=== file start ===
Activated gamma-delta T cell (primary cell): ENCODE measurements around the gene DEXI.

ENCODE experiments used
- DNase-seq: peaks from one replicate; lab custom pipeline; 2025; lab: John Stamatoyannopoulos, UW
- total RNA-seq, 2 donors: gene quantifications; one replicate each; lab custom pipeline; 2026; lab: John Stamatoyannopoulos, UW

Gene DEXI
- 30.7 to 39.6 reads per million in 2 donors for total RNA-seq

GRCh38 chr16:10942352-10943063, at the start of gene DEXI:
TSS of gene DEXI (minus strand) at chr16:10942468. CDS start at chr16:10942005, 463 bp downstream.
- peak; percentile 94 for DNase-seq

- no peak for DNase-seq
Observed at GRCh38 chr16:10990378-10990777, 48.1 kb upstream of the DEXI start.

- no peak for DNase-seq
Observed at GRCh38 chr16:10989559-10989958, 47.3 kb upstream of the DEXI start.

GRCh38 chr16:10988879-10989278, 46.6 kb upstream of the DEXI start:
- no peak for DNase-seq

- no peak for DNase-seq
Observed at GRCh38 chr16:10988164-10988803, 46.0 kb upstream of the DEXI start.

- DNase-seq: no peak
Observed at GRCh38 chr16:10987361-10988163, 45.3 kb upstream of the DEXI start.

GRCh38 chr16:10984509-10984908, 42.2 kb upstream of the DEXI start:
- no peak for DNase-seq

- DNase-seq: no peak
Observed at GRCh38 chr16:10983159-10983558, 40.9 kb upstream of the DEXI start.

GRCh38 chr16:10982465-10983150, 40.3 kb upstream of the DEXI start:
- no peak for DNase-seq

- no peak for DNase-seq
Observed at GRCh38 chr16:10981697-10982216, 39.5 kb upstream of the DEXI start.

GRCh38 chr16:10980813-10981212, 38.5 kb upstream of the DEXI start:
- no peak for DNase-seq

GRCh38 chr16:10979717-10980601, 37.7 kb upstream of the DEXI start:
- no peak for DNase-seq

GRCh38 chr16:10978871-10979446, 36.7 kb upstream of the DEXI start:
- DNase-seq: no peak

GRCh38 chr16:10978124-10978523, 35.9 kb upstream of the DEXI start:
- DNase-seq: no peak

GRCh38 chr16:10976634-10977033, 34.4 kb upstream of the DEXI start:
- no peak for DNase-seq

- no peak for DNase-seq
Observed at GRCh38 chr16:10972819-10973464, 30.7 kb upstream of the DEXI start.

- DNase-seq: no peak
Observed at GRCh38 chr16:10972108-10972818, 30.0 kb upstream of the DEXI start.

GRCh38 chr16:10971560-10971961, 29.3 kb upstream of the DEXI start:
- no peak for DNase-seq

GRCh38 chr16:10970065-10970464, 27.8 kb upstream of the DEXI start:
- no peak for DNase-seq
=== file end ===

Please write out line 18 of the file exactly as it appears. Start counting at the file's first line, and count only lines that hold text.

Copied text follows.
- DNase-seq: no peak